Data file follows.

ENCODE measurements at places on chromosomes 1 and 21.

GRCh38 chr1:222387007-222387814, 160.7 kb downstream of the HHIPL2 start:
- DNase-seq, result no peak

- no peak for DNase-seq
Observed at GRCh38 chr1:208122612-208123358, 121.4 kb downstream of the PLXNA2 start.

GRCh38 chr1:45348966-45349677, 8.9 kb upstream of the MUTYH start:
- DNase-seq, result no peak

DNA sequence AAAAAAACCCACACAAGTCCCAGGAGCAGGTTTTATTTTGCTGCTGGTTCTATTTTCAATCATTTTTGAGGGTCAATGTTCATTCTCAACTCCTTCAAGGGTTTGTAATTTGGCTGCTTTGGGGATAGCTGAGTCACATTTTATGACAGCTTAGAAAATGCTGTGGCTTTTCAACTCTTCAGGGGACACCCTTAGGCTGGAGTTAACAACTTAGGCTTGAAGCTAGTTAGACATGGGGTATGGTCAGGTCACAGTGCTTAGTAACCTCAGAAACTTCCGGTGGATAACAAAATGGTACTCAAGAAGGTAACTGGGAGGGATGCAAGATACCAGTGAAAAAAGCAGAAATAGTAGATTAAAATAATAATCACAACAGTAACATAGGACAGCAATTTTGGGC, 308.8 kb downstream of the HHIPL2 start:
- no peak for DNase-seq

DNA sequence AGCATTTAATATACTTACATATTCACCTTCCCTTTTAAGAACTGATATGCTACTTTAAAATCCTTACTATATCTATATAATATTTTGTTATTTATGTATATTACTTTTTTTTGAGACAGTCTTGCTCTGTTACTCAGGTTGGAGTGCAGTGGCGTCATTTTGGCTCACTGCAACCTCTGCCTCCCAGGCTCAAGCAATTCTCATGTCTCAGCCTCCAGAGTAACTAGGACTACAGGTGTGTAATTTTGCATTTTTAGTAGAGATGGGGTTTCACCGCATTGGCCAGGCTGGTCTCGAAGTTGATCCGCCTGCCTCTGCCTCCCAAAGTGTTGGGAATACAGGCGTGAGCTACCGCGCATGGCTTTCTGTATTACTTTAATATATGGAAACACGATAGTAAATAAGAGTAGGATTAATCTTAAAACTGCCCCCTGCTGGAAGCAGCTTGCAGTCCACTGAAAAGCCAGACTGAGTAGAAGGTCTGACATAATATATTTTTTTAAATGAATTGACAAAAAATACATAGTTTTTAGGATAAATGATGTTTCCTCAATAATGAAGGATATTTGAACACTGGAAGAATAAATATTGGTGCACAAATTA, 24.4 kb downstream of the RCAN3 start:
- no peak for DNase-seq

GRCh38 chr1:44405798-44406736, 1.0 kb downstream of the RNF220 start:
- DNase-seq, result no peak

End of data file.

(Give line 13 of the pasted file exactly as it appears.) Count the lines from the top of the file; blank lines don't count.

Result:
- DNase-seq, result no peak